2. Oh Sue, what a blessing your post has been to me! I also live with chronic pain and I, like you, have cultivated a creative side to my personality so as to find enjoyment in life despite my limitations.
    Your post has confirmed that I’m heading in the right direction. My pain started almost 5 years ago and I’m still haven’t totally come to terms with the affect it has on my life. But, God is good and I can see His wonderful provision for me in these circumstances;
    a loving & godly husband, a lovely bungalow, being able to give up work, a lovely church family and financial security.
    All these things He gave me 11 years ago, maybe in part as preparation for what happened five years ago.
    Kay

    • Kay, thanks for sharing. You and share many of the same blessings in the midst of this physical torment. Counting your blessings amidst all of this takes courage and does help so much to bring out the sunshine in your life each day. It’s a rough way to have to live. I don’t know how those without faith, family and eyes to see the beauty get through it. It’s a fine thing to see a pattern of care emerging in your life. I often like to replay the “because you led me here Lord, this happened or didn’t happen” regarding so many events in my life, my marriage and in my children’s lives. The hand of God, guiding and providing. We are blessed in so many ways. Fondly, Sue

  3. Sue
    Wonderful blog. Dying out of the old life is so difficult. It has been really hard for me to accept that there are many things I will never do again. And that list keeps growing as these diseases progress. But, I thank God every day for His mercy and Grace. I need and He provides. And He is good all the time.
    So many things to do. And times seems to fly by at breakneck speed these days. Hope you are feeling better. And keeping Dr in line, lol.
    Love ya
    Tonie

    • Tonie, those of us who have been friends with you over these years on here know how full, busy and how much is required in your life. You know what I mean…just plain hard work each day to say nothing of the emotional claims in your life. You persevere with your faith and stamina even when times seem almost impossible. You have my love and admiration dear lady. Love ya, Sue

  4. All so very true and it seems to resonate with all of us
    A loss and so a gain it seems…..
    Yes a good book is a great escape.altho the eyes get tired with sjogrens and a iPad or kindle is helpful with enlarging
    To visit craft fairs is great and gets your creative side going
    A slower life style..one benefit!,
    Altho I don’t know if Tonie took that option!
    Hope all keeping everything at bay
    Chris

    • Chris dear, you didn’t let us know how you are currently doing and your DH. Did his ear infections clear up and how is the healing progressing post eye surgery for him. I hope he is more comfortable. Do you have a lot of craft fairs in your part of England? Would love to hear what kind of crafts are most popular over there. Know what you mean about the eyes and Sjogren’s. I couldn’t imagine not having my Kindle. I have been having much more dry eye since going on a diuretic for my edema due to the heart. Everything works together or not…most of the time not. Sjogren’s is a real pain in the tush…among other things.. Love you and hope you’re getting out for those pastries and tea you love so much. Cooler over there now? Sue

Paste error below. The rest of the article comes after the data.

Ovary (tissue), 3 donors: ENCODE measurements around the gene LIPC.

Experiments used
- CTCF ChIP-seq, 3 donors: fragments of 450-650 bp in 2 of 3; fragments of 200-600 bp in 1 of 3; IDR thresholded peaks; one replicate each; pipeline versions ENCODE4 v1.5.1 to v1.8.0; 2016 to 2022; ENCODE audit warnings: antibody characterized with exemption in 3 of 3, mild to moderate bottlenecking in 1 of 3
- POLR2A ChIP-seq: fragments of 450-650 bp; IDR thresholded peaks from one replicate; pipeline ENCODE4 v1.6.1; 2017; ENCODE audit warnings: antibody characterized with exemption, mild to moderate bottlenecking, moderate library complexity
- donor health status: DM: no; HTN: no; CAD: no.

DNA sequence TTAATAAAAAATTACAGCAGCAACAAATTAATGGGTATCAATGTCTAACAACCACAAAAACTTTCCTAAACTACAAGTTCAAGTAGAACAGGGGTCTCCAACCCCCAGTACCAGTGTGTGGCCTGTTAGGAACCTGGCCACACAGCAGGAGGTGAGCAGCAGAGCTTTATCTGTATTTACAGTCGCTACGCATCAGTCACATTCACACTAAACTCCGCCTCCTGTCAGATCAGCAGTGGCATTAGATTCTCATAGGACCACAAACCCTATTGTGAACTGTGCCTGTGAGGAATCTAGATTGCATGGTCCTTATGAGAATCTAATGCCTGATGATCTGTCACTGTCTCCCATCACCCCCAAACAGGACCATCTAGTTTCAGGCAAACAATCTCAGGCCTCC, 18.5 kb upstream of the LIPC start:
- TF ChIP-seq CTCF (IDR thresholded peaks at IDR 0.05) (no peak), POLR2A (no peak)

5. Hi to all
    Well dh is slowly improving from the both lower eyelids being done.. had some problems with an eyelash back on itself creating inflammation and then on steroids and antibiotic ointment…hopefully that will stay resolved.the eyeball became like a lump of jelly..cosmosis I think it’s called..but the problem he had it done for seems to be now ok but has to still sleep up high as they all swell if not
    His hearing aid ear is now ok if he keeps the aid out part of day…..of course then he has no hearing at all……..he is thinking of a cochlear implant……I’m saying let’s have a bl..dy rest from stuff first!
    As for me still on going with all problems same old….
    Craft fairs….well starting this time of year they spring up all over the.towns and villages..all types of homemade crafts
    You get them throughout the year but Christmas brings then moreso
    I love going to them it gives me ideas that are sometimes so simple……a trip out for the day,with tea out and a craft fair is a simple antidote to …sh.t…
    Our weather is turning and is always for me an evocative time ….strange..I love this time of year but it can feel sad too
    Yes we are still going out for scones and tea….stopped while dh was recovering for a while
    Chris

    • Chris, thanks so much for update on your and your dear. SO much. I hope your hips aren’t worse and you are able to get some comfortable positions for sleeping. Sounds like he is making a slow but steady healing with the eyes and am pleased to hear his ears are better. Glad you’re getting out because I know how restorative those little trips are for both of you. Been to the shore lately? Your craft fairs sound lovely. Ours are usually mixed with many other goodies and local art talent. Lots of artists in our area. I think the beauty is inspiring. Yes, turning is a good way to express this time of year. SUch temperature dips, rain then dry and fall in the air. Good to hear from you, Love, Sue

  6. Sue, as you well know, this is so important. It is a quite difficult thing to come to terms with a chronic illness/condition and its effect on our lives and as individual a journey as each person. But what next? Reinventing oneself, finding joy in activities you never had time for or never thought you might can be essential and such a joy. Thank you for speaking to this and inspiring so many. You are a blessing to us all.